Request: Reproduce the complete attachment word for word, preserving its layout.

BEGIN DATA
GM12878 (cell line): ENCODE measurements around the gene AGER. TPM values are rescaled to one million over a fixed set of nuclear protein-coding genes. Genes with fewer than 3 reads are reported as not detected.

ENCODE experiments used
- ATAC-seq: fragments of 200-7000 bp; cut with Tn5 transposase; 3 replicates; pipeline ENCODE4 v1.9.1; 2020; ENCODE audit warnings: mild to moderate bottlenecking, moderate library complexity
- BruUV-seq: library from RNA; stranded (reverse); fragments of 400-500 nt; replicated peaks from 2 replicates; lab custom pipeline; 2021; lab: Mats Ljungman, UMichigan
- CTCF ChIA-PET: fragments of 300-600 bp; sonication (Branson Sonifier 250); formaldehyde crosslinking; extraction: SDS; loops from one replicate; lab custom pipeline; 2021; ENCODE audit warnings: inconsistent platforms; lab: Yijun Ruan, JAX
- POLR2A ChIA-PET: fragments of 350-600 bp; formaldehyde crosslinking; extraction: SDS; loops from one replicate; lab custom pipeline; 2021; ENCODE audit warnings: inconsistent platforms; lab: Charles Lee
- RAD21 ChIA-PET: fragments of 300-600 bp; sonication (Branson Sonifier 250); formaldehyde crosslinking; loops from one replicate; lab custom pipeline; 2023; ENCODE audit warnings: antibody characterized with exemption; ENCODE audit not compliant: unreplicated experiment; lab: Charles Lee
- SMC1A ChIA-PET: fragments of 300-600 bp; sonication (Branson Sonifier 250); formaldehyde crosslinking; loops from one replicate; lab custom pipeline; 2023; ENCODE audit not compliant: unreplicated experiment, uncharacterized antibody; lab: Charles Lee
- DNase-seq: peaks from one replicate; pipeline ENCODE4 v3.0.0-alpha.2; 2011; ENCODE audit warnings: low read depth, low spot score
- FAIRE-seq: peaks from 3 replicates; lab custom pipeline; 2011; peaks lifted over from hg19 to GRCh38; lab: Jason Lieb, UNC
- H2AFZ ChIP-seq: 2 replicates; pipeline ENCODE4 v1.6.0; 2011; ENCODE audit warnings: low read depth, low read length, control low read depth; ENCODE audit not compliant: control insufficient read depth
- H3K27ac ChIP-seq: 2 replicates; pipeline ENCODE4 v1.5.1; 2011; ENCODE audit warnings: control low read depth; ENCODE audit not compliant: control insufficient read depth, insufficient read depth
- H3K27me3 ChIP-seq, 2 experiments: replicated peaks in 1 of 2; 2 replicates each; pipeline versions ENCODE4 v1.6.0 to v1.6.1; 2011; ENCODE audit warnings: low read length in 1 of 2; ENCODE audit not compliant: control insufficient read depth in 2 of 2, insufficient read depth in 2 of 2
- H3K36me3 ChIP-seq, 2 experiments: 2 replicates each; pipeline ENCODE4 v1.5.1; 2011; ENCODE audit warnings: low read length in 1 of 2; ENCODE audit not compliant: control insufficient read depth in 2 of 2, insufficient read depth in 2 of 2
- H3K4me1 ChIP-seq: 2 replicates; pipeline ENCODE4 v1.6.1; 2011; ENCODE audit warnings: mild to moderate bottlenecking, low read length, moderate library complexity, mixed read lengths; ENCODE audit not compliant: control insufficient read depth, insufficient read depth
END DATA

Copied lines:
GM12878 (cell line): ENCODE measurements around the gene AGER. TPM values are rescaled to one million over a fixed set of nuclear protein-coding genes. Genes with fewer than 3 reads are reported as not detected.

ENCODE experiments used
- ATAC-seq: fragments of 200-7000 bp; cut with Tn5 transposase; 3 replicates; pipeline ENCODE4 v1.9.1; 2020; ENCODE audit warnings: mild to moderate bottlenecking, moderate library complexity
- BruUV-seq: library from RNA; stranded (reverse); fragments of 400-500 nt; replicated peaks from 2 replicates; lab custom pipeline; 2021; lab: Mats Ljungman, UMichigan
- CTCF ChIA-PET: fragments of 300-600 bp; sonication (Branson Sonifier 250); formaldehyde crosslinking; extraction: SDS; loops from one replicate; lab custom pipeline; 2021; ENCODE audit warnings: inconsistent platforms; lab: Yijun Ruan, JAX
- POLR2A ChIA-PET: fragments of 350-600 bp; formaldehyde crosslinking; extraction: SDS; loops from one replicate; lab custom pipeline; 2021; ENCODE audit warnings: inconsistent platforms; lab: Charles Lee
- RAD21 ChIA-PET: fragments of 300-600 bp; sonication (Branson Sonifier 250); formaldehyde crosslinking; loops from one replicate; lab custom pipeline; 2023; ENCODE audit warnings: antibody characterized with exemption; ENCODE audit not compliant: unreplicated experiment; lab: Charles Lee
- SMC1A ChIA-PET: fragments of 300-600 bp; sonication (Branson Sonifier 250); formaldehyde crosslinking; loops from one replicate; lab custom pipeline; 2023; ENCODE audit not compliant: unreplicated experiment, uncharacterized antibody; lab: Charles Lee
- DNase-seq: peaks from one replicate; pipeline ENCODE4 v3.0.0-alpha.2; 2011; ENCODE audit warnings: low read depth, low spot score
- FAIRE-seq: peaks from 3 replicates; lab custom pipeline; 2011; peaks lifted over from hg19 to GRCh38; lab: Jason Lieb, UNC
- H2AFZ ChIP-seq: 2 replicates; pipeline ENCODE4 v1.6.0; 2011; ENCODE audit warnings: low read depth, low read length, control low read depth; ENCODE audit not compliant: control insufficient read depth
- H3K27ac ChIP-seq: 2 replicates; pipeline ENCODE4 v1.5.1; 2011; ENCODE audit warnings: control low read depth; ENCODE audit not compliant: control insufficient read depth, insufficient read depth
- H3K27me3 ChIP-seq, 2 experiments: replicated peaks in 1 of 2; 2 replicates each; pipeline versions ENCODE4 v1.6.0 to v1.6.1; 2011; ENCODE audit warnings: low read length in 1 of 2; ENCODE audit not compliant: control insufficient read depth in 2 of 2, insufficient read depth in 2 of 2
- H3K36me3 ChIP-seq, 2 experiments: 2 replicates each; pipeline ENCODE4 v1.5.1; 2011; ENCODE audit warnings: low read length in 1 of 2; ENCODE audit not compliant: control insufficient read depth in 2 of 2, insufficient read depth in 2 of 2
- H3K4me1 ChIP-seq: 2 replicates; pipeline ENCODE4 v1.6.1; 2011; ENCODE audit warnings: mild to moderate bottlenecking, low read length, moderate library complexity, mixed read lengths; ENCODE audit not compliant: control insufficient read depth, insufficient read depth